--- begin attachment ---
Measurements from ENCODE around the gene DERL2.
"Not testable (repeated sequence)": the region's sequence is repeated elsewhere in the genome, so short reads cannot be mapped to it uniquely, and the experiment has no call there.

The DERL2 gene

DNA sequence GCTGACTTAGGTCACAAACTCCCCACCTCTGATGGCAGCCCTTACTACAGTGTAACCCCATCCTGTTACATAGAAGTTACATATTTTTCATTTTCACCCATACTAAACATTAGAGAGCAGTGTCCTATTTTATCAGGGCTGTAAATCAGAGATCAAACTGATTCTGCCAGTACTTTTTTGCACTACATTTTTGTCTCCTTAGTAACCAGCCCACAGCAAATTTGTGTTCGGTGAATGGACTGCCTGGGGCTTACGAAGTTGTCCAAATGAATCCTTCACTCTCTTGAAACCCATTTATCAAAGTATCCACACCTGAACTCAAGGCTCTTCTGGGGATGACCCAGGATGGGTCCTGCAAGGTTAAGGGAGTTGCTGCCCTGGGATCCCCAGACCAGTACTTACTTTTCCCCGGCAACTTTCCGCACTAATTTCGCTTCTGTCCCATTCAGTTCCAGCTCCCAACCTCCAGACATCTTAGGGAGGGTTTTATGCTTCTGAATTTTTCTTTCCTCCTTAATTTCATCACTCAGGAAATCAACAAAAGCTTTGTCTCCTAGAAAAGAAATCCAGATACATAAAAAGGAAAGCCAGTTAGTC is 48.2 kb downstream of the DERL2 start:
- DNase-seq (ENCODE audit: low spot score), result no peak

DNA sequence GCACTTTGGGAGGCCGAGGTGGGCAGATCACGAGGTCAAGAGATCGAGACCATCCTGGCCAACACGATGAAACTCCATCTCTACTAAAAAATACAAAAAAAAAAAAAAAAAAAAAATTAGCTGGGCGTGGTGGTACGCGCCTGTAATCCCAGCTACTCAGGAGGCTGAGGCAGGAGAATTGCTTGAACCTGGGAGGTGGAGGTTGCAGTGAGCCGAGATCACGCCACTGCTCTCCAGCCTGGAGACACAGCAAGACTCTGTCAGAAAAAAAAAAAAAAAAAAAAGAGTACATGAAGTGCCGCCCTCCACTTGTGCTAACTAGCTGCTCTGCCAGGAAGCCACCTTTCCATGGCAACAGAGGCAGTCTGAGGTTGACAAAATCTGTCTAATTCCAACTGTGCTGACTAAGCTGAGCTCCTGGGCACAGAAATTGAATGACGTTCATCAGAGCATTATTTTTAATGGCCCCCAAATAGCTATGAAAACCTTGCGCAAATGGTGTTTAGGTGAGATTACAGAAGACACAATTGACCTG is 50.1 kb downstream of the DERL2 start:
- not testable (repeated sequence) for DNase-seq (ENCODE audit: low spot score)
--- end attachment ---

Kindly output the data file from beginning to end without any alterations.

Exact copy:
Measurements from ENCODE around the gene DERL2.
"Not testable (repeated sequence)": the region's sequence is repeated elsewhere in the genome, so short reads cannot be mapped to it uniquely, and the experiment has no call there.

The DERL2 gene

DNA sequence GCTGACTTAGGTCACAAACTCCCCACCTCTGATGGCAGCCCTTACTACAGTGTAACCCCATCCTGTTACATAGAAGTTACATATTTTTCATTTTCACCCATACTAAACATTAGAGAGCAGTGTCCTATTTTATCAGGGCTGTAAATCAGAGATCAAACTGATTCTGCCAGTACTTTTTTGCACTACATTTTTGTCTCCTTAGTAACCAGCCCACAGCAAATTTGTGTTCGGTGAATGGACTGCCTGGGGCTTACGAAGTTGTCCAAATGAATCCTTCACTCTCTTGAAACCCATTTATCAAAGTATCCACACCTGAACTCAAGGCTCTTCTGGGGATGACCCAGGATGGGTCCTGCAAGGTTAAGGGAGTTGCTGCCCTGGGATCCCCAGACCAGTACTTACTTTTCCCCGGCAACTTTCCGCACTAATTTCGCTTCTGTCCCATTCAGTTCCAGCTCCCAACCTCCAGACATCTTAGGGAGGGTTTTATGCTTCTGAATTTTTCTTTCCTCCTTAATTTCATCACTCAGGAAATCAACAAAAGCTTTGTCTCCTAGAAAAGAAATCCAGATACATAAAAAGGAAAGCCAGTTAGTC is 48.2 kb downstream of the DERL2 start:
- DNase-seq (ENCODE audit: low spot score), result no peak

DNA sequence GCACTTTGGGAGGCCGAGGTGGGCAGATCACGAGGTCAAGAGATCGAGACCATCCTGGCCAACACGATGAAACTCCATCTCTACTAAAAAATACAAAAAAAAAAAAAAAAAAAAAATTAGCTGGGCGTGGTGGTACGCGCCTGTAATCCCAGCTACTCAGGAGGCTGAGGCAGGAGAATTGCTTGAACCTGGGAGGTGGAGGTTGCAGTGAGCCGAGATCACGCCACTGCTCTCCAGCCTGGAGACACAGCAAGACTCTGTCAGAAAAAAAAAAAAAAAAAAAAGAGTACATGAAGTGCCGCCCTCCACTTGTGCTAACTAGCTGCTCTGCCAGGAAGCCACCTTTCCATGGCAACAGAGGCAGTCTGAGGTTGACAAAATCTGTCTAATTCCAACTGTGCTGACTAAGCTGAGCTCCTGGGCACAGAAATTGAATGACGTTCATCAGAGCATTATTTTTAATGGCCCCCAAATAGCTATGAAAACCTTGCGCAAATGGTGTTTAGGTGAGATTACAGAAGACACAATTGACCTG is 50.1 kb downstream of the DERL2 start:
- not testable (repeated sequence) for DNase-seq (ENCODE audit: low spot score)